21. There is no question that many people have a passion for visiting old ghost towns, where for a few hours they can imagine themselves living back in the more rustic, untamed time of America’s Old West era. When imagining those who used to walk these dusty old streets we often have romantic visions of dashing desperadoes flamboyant saloon girls, raucous red-light madams and heroic lawmen. This is not surprising since these were the very people who tended to make the most headlines, ensuring that their names and deeds were recorded in the history books for all time. The reality is that most people in these rough and wild mining towns were just like you and me, chasing the dream of a better life, with hopefully more money in the bargain. A very few made millions, most were moderately successful with small businesses or farms, and some never quite managed to earn enough to move from a camp tent to a proper house. There were also those who could have improved their standard of living, but instead chose to squander their gold and silver as soon as they made enough to buy a meal, a few drinks and maybe a bath at the local barbershop / bathhouse. These men considered themselves fortunate, if, after all that, they could afford to pay for some feminine company with one of the many “soiled doves” who flocked to these towns. The gold dust flowed so fast and loose in so many local establishment that even now, after well over 100 years, this dust can still be found settled between the old floorboards of those buildings, which have managed to stay standing through the years. A majority of the population in these towns was composed of regular families, who, just like us, dealt with the daily struggles of raising a family, paying the bills, and surviving. However, as much as we like to idealize and associate these families with the Laura Ingalls Wilder model, the sad truth is that some people, often cut off and living very far away from the normal support network of family and friends, were not cut out for this life and its challenges, which often led to tragic consequences. The family of John W. Day and his wife, Mary A. Newton, are a prime example of how a hopeful dream could become a nightmare. John W. Day was born in England in 1824, but exactly where in England, and when he arrived on American shores, remains an unanswered question. It is quite possible that he first arrived in North America via Canada. What we do know is that sometime before 1861 he arrived in the United States, where he met and married Mary A. Newton of Kalamazoo, Michigan, where they probably married, even though no record of marriage has yet been found. Mary Newton was born in Hartford, Michigan, but grew up in Kalamazoo. Her parents were Alexander Newton and Almira Day, who were married November 2nd, 1835, at Arcadia, Michigan. Alexander was a farmer from Brady Township, and Almira was from Brownson. Mary had two brothers, George and James. A small quip has been found regarding the character of Alexander Newton, made by Mr. Barnum, the town surveyor of Lawrence, Michigan… “Alexander Newton went to Kalamazoo and remained. He lived in a log house that stood upon the site now occupied by the village tavern. Newton was not the most industrious man in the community, and, apropos of his inordinate fondness for lingering within grateful shade on a summer day, it is related that H. P. Barnum once said that he could always tell the time of day by marking Newton's gradual march around a house in the wake of the moving shadow of the building.” Using information provided in the 1860 census for Kalamazoo County, we can determine a number of facts. Mary’s mother Almira was deceased by 1860, when we find Alexander and son George living in the same home, but no mention of daughter Mary or son James. This leads to the assumption that by this time son James had passed away, and Mary had married John Day and moved to California. Considering the fact that John and Mary do not show up on any census records for 1860 we can assume they were on the move and not yet settled. The 1870 census will provide us with the evidence for John and Mary heading first to California before finally settling in Virginia City, Nevada. The 1870 census for Virginia City, Storey County, Nevada, tells us that John W. Day was employed as an Engineer and Machinist. He was enumerated with wife Mary A. daughter Susan, 8 years old, who was born in California in 1862, and daughter Ida, 2 years old, born in Nevada on August 12th, 1869. The family lived at 10 Davis Street, which was located west of the main town, built along the side of the mountain. Davis Street no longer exists, but can be viewed on the 1875 Bird’s Eye View map of Virginia City, located just across from where the Gas Works plant would be built in 1876/1877. In 1872 daughter Nellie was born, expanding the family to five people. Employment at the local mines as an engineer would have brought home a decent wage, allowing John to support his growing family in a modicum of comfort. Virginia City did not forget about the town’s children, making sure to provide adequate education for the growing population. In 1874 John and Mary’s daughter, Susan/Susie, made the honor roll in Miss M.A. Timmons’ class. Then, sometime around late 1876, disaster struck. John found himself unemployed, and the struggle to support his family became a source of despondency and despair. In late June, out of desperation, John forged a note for credit against the account of D.W. Osborn, which he presented to store clerk Dennis Martin at the T.R. McGurn grocery store. It wasn’t long before John’s desperate action was discovered to be a forgery, and on July 3rd, 1877 he was being asked to pay up in order to avoid legal action against him. John promised to pay back the money, and Dennis Martin went to John’s home with him to collect the money, which John claimed his wife would give to him. As Dennis Martin stood outside waiting a gun shot was heard, followed by the sounds of John’s wife and children screaming. Upon investigating it was found that John W. Day had gone out back to the wood shed, where he fatally shot himself in the heart with a Colt Navy Revolver. The entire account can be read in the newspaper article I have attached with this article. As sad and tragic as this event was, life went on. People who lived in the western territories learned to be stoic and strong, since death often occurred swiftly and suddenly. There was no room for weakness in the Wild West mining towns. Later in 1877, in spite of the trauma she must have suffered, John’s daughter Ida made the honor roll as a student in the local school, with Jennie L. Hodgins listed as her teacher. Death was not done with calling at the Day home. In 1878 tragedy again struck, this time with the death of 6 year old Nellie, who was buried near her father in the Silver Terrace Cemetery. The remaining members of the family carried on, but we do not know how Mary was managing to pay the bills and feed her remaining children. All we know is that somehow she managed. Finally, a joyful moment came into their lives on December 24th, 1879, with the marriage of daughter Susan to Alexander Winsmore. The marriage was recorded in the official records thusly: “Virginia city, Nevada, Dec 24, 1879 I do hereby certify that Alexander WINSMORE and Susie DAY were joined in marriage by me in Virginia on the 24th day of December AD 1879 Witness my hand on this the 24th day of December AD 1879 Witnesses: S. Nellis & Mrs. W.C. Gray Signed: W.C. Gray, Minister of the Gospel Recorded Dec 26, 1879, Stephen Wilkin, Recorder” Born on February 23rd, 1848, in Frederica, Kent County, DE, we can imagine that Alex may have appeared as a romantic and heroic figure to young Susan, as he had served in the Civil War as a very young drummer for the Co. K, 2nd Maryland Infantry. He had been a fresh-faced young lad of 13 years when he enlisted in the winter of 1861. His pension records show that during the Civil War he had incurred severe injuries to left side of his head, face and neck. 1880 census shows Mary still living in Virginia City, along with daughters Ida and Susan, and Susan’s husband Alex, who was employed as a carriage painter. They were still residing at 10 Davis Street. In 1884 John and Mary’s daughter Ida married Dr. Sargent A. Chapman, who was a dentist. They, too, settled in and began growing their family in Virginia City. Death came a’ knockin’ again in the year 1892, this time taking Mary A. Newton Day, on April 11th. Her death was widely reported in the Territorial Enterprise newspaper, as you can see from the following… Territorial Enterprise, Virginia City Tuesday April 12, 1892 “In Virginia City April 11 Mrs. Mary A Day, Mother of Mrs. Alexander Winsmore of this city and Mrs. Dr. S.A. Chapman of Candelaria, Nv, a native of Kalamazoo, Mich. Aged 58 years and 6 months. (the funeral will take place from the methodist church on Thursday afternoon at 1 o'clock, friends and acquaintences are respectfully invited to attend]” Also from the Territorial Enterprise, Virginia City Tuesday April 12, 1892 Mrs. Mary A Day Dead “Mrs. Mary A Day, an estimable old lady who had lived in Virginia for a great many years, died at her home in this city yesterday. Her death was caused by diabetes. She had been ailing about a year and a half, but the illness that caused her death was only of 5 days duration. Mrs. Day had a great many friends especially among old residents, who are deeply grieved by her death. She leaves two daughters, Mrs. Alex Winsmore of Virginia and Mrs. Dr. S.A. Chapman of Bishop, Cal. Deceased was a native of Kalamazoo, Michigan, aged 58 years and 7 months. The funeral will take place from the Methodist Church on Thursday afternoon at 1 o'clock.” (NOTE: Virginia City known simply as Virginia in the earlier years.) Territorial Enterprise April 15, 1892 Funeral of Mrs. Day. “The funeral of Mrs. Mary A. Day took place from the Methodist Church yesterday afternoon at 1 o'clock. Funeral services were held by the Rev. E.H. Parkinson over the remains at the church and were listened to by friends and relatives of the deceased. At their conclusion the remains were taken to the cemetery north of town and interred. Quite a large number of freinds of the deceased lady attended the funeral and witnessed the last rites at the grave.” Mary was buried in Silver Terrace Cemetery with husband John and daughter Nellie. The very next year saw the death of daughter Susan Day Winsmore. She died Sept. 22nd 1893. Her death certificate tells us that… “She died in the presence of Husband and Mr J Hill and Members of Pythian Sisters witnesses. Born in California, she died September 22, 1893, age 31, of heart failure. Signed by the undertaker.” In the 1900 census we now find Alexander living alone as a widower, still residing at 10 Davis Street, working as a gold and silver miner. He and Susie had no children. In 1900 John and Mary Day’s daughter Ida and family were also still living in Virginia City. By this time their family had grown considerably as they had the following children: Florence, Allencia, Chester, Walter, unnamed twin boys, and Harold. I have no idea why the 7 year old twins were not named. In the 1910 census Alexander is listed as living between “B” and “C” streets, working as a gold and silver miner. The 1910 census tells us that the twin sons of Ida and Sargent were named Orilu and Ruxton. We see that another child was born to the family between census years, who they named Ida. By this time Ida is widowed and living in Nevada City, California. A search of the mortuary records shows that Sargent Chapman, a dentist of Nevada City, California, died in Virginia City on August 6th, 1908, from an accident caused by morphine. That seems a bit odd to me, and I am inclined to believe that either it was actually a suicide and the doctor hid the fact, or maybe Sargent accidently overdosed due to an addiction to the morphine. One would expect that as an experienced dentist he would be well versed in the use of morphine and proper dosages for medicinal uses. Alexander Winsmore died in Virginia City September 3rd, 1916 at the age of 69 years, 7 months and is buried next to his wife. At the end of his life he was employed as a janitor. Death record states “He had been found dead; died of pneumonia, haemorrhage of lungs in one of the old buildings. Signed, by a Dr. Hodgins. He was buried in the Knights of Pythias Cemetery, Virginia City.” The original grave markers were wooden, with the following carved into it “Susie WINSMORE, wife of A. WINSMORE, 1862-1893.” The newer granite stone had the name WINSMORE carved on one side, and DAY on the other. In 1920 Ida is living in Nevada City, California, in the household of married daughter Florence, who married James Leo Huy. They had two children, Sargent and Ida Huy. We find in the mortuary records that James Leo Huy, insurance agent of Nevada City, California, died in San Francisco in 1924 due to a problem with his left testes. Ida died in Kern County, California in January 1973, age 103 years old! So ends the brave, and often tragic, story of John W. Day and wife Mary A. Newton, early residents of Virginia City, Nevada. @ 2013 Cindy Nunn. All Rights Reserved. Ida_Day_Chapman_1910.pdf Ida_Day_Chapman_1920.pdf John_Day_1.pdf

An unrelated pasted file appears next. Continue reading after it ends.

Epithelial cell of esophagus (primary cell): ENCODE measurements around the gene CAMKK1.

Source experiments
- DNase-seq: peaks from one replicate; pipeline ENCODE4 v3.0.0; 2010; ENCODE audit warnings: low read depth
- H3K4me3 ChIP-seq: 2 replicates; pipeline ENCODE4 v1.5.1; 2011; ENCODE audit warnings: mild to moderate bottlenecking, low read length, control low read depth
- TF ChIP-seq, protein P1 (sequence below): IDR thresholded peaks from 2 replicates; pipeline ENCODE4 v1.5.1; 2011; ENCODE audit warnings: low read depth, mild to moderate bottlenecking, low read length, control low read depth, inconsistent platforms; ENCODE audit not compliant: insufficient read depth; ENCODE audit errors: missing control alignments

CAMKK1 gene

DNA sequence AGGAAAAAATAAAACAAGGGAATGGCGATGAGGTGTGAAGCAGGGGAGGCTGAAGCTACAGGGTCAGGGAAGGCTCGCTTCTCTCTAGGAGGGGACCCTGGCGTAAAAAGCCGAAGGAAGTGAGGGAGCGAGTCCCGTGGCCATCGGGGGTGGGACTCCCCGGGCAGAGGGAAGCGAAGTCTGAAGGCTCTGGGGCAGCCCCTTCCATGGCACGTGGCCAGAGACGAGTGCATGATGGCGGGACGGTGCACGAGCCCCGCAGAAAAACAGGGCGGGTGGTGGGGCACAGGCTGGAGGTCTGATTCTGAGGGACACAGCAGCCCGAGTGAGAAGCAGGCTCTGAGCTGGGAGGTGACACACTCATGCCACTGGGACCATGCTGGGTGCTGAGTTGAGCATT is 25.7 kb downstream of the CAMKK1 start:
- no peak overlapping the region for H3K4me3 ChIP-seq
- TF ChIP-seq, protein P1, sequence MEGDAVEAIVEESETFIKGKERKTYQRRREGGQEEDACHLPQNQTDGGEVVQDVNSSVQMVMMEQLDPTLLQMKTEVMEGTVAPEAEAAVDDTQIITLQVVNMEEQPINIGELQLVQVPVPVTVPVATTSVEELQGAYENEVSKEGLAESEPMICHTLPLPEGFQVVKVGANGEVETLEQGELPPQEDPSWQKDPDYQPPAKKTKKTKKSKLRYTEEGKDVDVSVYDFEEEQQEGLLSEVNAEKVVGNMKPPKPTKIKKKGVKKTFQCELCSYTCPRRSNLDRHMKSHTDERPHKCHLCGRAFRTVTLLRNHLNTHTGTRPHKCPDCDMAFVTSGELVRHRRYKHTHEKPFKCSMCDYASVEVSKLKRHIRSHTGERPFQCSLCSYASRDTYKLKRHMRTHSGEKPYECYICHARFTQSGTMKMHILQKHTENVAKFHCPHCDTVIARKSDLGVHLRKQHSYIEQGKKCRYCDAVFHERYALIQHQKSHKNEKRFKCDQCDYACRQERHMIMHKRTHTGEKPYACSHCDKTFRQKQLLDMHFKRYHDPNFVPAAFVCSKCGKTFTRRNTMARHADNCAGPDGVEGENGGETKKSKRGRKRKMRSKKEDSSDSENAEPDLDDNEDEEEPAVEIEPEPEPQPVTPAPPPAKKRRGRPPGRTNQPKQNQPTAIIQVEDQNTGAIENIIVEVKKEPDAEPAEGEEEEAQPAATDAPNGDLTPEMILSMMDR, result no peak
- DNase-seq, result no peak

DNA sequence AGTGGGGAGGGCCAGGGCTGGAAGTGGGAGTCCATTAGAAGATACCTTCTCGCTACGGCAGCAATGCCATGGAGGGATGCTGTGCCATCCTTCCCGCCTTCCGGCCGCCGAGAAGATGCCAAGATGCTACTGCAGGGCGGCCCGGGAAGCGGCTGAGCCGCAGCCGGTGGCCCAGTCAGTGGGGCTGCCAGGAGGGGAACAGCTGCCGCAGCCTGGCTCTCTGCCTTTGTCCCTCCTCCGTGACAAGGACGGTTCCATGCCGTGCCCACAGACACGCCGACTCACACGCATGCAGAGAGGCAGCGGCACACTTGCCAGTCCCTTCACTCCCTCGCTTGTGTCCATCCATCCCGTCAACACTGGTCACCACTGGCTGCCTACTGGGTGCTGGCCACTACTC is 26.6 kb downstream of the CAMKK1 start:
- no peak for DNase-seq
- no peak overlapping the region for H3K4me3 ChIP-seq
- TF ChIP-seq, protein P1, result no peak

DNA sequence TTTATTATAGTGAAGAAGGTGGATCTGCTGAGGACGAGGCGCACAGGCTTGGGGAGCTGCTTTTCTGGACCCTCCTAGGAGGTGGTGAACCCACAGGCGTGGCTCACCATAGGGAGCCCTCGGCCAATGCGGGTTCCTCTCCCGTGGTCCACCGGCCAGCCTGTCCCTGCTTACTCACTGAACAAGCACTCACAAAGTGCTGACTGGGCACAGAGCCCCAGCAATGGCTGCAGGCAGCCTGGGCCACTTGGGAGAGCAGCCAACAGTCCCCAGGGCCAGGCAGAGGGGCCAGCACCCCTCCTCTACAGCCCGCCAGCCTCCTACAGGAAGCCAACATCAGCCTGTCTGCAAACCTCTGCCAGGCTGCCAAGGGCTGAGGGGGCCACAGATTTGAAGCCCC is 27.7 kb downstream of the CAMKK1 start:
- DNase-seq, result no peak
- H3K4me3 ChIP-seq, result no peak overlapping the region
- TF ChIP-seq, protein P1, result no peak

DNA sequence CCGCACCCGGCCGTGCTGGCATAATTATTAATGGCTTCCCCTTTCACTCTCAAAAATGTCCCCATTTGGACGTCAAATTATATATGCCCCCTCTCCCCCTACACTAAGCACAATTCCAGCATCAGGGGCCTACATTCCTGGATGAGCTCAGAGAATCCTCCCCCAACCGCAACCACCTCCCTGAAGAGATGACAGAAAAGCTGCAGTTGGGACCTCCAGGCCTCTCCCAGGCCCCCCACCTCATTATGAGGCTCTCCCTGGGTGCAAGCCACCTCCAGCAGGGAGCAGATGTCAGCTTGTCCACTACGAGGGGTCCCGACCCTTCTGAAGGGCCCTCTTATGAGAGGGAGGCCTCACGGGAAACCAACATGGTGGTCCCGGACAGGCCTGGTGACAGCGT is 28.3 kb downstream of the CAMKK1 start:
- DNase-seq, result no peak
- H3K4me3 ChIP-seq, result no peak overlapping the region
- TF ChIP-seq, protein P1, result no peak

22. Nevada Legislators Considers Two New Firearm Taxes!   Yet in another attempt to copy California, the Nevada Legislator considers two new taxes on firearms and ammo. AB234 would tack on a $25 tax for every firearm purchased and another $.02 on every round of ammunition! But wait, this is not the most significant part of AB234.   Although the bill does not require background checks for private firearm sales, it would make the seller liable if they do not perform a background check and the firearm is used to commit a crime or causes harm! It also makes the possession of armor piercing bullets illegal!    
  23. Date: Saturday, November 21, 1885 Paper: Elko Daily Independent (Elko, NV) Volume: XX Issue: 129 Page: 3 PRONOUNCED INSANE "Silver State - Dr. Hanson yesterday examined J.C. Smyles, who has been confined to the County Jail since last Saturday, and pronounced him insane. He will be taken to the Insane Asylum at Reno to-day. He was a man of considerable more than average education and intellect, and one of the best civil engineers and draughtsmen in the State, but years of dissipation undermined his reason." Note: John C. Smyles was one of the main surveyors of Winnemucca and many other still existing towns in Nevada. Date: Thursday, December 21, 1876 Paper: Territorial Enterprise (Virginia City, NV) Page: 3 MILDLY INSANE "Felix Pasquer, a Frenchman, aged about 40 years, who has been for a long time at work in the Kossuth mine, has been arrested for being crazy. The type of insanity which Pasquer represents is a mild one. He imagines that the public of Silver City are in need of a good restaurant, in which they could procure all the delicacies as well as all the substantials of a first-class living, and that he ought to keep it." Note: Felix Pasquier was born 1834 in France, and had immigrated to California by 1870, where he was living at Eureka in Sierra County. By 1873 he was in Nevada, where we find that on 27 Dec 1873 Felix Pasquier married Jane Merrill in Silver City, Nevada. More on Felix... Date: Sunday, July 1, 1877 Paper: Territorial Enterprise (Virginia City, NV) Page: 3 DIED "Felix Pascoe, who was sent from Silver City to the Woodbridge insane asylum a few months since, died on Monday morning last in that institution. He was a member of Silver City miner's union and leaves a wife in that town."
  24. Thought I would share this for those interested in purported haunts around Nevada..... http://www.hauntednevada.com/